District mission for the Great Lakes.In 1841, Congress created the Lake Survey. The survey, based in Detroit, Mich., was charged
with conducting a hydrographical survey of the Northern and Northwestern Lakes and preparing
and publishing nautical charts and other navigation aids. The Lake Survey published its first charts
in 1852.In the mid-19th century, Corps of Engineers’ officers ran Lighthouse Districts
in tandem with U.S. Naval officers.===Civil War===The Army Corps of Engineers played a significant
role in the American Civil War. Many of the men who would serve in the top
leadership in this institution were West Point graduates who rose to military fame and power
during the Civil War. Some of these men were Union Generals George
McClellan, Henry Halleck, George Meade, and Confederate generals Robert E. Lee, Joseph
Johnston, and P.G.T. Beauregard. The versatility of officers in the Army Corps
of Engineers contributed to the success of numerous missions throughout the Civil War. They were responsible for building pontoon
and railroad bridges, forts and batteries, the destruction of enemy supply lines, and
the construction of roads. The Union forces were not the only ones to
employ the use of engineers throughout the war, and on 6 March 1861, once the South had
seceded from the Union, among the different acts passed at the time, a provision was included
that called for the creation of a Confederate Corps of Engineers.The progression of the
war demonstrated the South’s disadvantage in engineering expertise; of the initial 65
cadets who resigned from West Point to accept positions with the Confederate Army, only
seven were placed in the Corps of Engineers. To overcome this obstacle, the Confederate
Congress passed legislation that gave a company of engineers to every division in the field;
by 1865, they actually had more engineer officers serving in the field of action than the Union
Army. One of the main projects for the Army Corps
of Engineers was constructing railroads and bridges, which Union forces took advantage
of because railroads and bridges provided access to resources and industry. One area where the Confederate engineers were
able to outperform the Union Army was in the ability to build fortifications that were
used both offensively and defensively along with trenches that made them harder to penetrate. This method of building trenches was known
as the zigzag pattern.===20th century===From the beginning, many politicians wanted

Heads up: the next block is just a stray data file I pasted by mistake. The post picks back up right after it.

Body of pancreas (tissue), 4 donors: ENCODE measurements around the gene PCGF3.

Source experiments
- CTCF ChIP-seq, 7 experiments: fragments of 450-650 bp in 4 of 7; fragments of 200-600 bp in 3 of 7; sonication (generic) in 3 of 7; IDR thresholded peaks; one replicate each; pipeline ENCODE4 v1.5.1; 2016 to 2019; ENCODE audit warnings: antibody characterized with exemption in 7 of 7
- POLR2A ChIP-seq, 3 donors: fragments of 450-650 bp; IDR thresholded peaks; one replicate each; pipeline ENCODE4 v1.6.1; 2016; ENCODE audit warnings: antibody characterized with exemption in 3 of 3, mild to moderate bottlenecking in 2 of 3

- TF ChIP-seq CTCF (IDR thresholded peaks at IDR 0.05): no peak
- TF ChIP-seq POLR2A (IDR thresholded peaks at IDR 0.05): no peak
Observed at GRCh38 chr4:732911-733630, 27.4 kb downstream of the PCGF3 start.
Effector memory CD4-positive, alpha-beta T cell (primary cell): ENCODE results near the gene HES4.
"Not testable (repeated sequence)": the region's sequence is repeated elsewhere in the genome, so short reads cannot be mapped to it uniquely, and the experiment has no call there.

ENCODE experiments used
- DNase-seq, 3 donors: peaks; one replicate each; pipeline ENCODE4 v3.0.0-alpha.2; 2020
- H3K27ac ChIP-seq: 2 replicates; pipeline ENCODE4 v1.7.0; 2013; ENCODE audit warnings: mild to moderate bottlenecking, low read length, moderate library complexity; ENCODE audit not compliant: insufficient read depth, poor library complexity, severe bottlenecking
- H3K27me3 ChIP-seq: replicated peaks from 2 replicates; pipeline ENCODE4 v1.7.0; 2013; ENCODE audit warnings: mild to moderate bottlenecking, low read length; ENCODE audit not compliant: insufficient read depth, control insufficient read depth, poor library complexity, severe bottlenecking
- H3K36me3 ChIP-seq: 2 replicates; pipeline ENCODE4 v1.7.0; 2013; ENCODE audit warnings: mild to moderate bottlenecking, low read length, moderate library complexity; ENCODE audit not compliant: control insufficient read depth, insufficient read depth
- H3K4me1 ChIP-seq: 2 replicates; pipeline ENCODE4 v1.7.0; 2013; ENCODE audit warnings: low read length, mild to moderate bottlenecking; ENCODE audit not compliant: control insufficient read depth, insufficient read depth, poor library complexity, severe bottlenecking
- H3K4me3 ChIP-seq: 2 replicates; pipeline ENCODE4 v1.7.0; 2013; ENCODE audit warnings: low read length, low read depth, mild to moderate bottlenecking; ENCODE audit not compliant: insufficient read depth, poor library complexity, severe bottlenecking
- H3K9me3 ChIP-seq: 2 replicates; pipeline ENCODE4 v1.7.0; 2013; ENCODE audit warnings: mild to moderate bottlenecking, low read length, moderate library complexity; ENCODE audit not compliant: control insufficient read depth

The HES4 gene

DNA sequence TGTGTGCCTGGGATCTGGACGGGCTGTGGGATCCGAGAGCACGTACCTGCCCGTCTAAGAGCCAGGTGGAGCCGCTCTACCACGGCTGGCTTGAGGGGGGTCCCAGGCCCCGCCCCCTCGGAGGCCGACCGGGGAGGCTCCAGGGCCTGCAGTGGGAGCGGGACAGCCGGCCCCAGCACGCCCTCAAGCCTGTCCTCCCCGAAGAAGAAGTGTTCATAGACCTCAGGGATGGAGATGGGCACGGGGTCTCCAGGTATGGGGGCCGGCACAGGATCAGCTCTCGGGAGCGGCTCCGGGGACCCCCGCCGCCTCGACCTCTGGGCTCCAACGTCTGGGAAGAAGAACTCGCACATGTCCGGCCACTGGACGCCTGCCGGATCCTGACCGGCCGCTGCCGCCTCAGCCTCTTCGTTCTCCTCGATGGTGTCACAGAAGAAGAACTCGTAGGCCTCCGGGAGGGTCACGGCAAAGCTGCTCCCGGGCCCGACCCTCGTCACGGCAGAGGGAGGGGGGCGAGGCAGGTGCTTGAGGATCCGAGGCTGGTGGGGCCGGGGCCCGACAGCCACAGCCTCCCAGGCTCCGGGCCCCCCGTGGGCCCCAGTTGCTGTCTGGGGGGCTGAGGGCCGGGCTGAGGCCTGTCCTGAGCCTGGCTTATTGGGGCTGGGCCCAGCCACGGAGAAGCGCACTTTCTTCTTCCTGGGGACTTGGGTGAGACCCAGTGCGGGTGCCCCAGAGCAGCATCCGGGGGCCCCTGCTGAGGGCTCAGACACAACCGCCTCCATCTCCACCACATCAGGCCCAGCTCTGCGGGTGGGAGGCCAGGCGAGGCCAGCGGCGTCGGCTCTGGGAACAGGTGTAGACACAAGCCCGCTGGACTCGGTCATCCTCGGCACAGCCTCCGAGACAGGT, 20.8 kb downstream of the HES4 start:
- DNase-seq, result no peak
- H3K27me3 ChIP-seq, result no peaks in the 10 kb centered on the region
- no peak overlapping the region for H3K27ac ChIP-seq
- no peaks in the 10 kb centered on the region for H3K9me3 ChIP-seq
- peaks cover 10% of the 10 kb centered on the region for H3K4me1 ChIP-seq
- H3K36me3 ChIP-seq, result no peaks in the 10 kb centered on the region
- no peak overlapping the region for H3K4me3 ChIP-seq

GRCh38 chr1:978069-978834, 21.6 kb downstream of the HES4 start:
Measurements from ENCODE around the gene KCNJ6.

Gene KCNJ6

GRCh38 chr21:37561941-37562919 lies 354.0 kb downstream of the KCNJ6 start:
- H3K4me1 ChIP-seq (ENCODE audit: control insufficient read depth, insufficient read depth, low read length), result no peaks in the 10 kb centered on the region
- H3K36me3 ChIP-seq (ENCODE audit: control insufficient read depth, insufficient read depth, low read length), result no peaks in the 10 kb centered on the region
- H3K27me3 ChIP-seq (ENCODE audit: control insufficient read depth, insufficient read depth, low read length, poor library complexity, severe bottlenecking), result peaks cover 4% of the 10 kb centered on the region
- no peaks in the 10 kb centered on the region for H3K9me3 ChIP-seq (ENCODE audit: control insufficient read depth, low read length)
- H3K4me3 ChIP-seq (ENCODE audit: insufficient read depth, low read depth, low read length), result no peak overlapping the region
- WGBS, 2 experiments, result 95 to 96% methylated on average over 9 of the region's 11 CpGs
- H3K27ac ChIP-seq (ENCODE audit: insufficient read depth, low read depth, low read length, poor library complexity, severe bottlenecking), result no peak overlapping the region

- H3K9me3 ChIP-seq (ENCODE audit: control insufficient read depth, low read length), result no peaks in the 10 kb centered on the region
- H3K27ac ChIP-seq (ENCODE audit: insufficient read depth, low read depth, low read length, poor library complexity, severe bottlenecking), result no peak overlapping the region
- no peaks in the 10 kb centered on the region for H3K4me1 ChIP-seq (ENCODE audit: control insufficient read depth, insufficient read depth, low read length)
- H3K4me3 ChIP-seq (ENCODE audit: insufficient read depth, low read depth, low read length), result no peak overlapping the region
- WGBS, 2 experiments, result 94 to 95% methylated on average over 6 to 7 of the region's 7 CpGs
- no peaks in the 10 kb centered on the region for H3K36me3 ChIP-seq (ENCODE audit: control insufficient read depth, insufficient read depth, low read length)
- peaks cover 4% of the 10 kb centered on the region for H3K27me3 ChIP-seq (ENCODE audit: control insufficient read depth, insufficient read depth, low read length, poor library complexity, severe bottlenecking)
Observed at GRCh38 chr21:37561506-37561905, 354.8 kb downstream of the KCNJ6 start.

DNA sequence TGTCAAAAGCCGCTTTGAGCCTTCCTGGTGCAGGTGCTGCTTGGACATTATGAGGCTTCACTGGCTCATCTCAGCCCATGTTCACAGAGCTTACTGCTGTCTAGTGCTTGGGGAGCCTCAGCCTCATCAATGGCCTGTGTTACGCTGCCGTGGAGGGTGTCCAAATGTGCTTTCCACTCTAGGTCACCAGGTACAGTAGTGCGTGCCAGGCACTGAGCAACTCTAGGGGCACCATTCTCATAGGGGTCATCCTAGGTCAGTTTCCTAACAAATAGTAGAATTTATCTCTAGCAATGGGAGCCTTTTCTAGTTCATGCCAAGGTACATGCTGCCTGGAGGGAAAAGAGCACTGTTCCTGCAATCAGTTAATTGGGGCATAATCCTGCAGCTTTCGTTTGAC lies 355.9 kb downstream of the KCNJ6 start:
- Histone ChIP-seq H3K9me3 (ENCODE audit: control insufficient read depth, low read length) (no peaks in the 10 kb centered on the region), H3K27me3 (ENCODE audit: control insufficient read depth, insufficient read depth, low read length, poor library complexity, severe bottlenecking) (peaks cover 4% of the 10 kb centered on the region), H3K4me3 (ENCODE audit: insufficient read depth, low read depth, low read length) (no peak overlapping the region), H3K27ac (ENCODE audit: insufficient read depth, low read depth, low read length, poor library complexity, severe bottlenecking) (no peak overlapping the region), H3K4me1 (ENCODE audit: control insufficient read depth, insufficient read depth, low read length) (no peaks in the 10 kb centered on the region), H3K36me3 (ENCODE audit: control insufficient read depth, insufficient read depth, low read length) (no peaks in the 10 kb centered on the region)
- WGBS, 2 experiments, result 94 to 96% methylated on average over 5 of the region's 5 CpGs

the Corps of Engineers to contribute to both military construction and works of a civil
nature. Assigned the military construction mission
on 1 December 1941 after the Quartermaster Department struggled with the expanding mission,
the Corps built facilities at home and abroad to support the U.S. Army and Air Force. During World War II the mission grew to more
than 27,000 military and industrial projects in a $15.3 billion mobilization program. Included were aircraft, tank assembly, and
ammunition plants, camps for 5.3 million soldiers, depots, ports, and hospitals, as well as the
Manhattan Project, and the Pentagon. In civilian projects, the Corps of Engineers
became the lead federal flood control agency and significantly expanded its civil works
activities, becoming among other things, a major provider of hydroelectric energy and
the country’s leading provider of recreation; its role in responding to natural disasters
also grew dramatically. In the late 1960s, the agency became a leading
environmental preservation and restoration agency.In 1944, specially trained army combat
engineers were assigned to blow up underwater obstacles and clear defended ports during
the invasion of Normandy. During World War II, the Army Corps of Engineers
in the European Theater of Operations was responsible for building numerous bridges,
including the first and longest floating tactical bridge across the Rhine at Remagen, and building
or maintaining roads vital to the Allied advance across Europe into the heart of Germany. In the Pacific theater, the Pioneer troops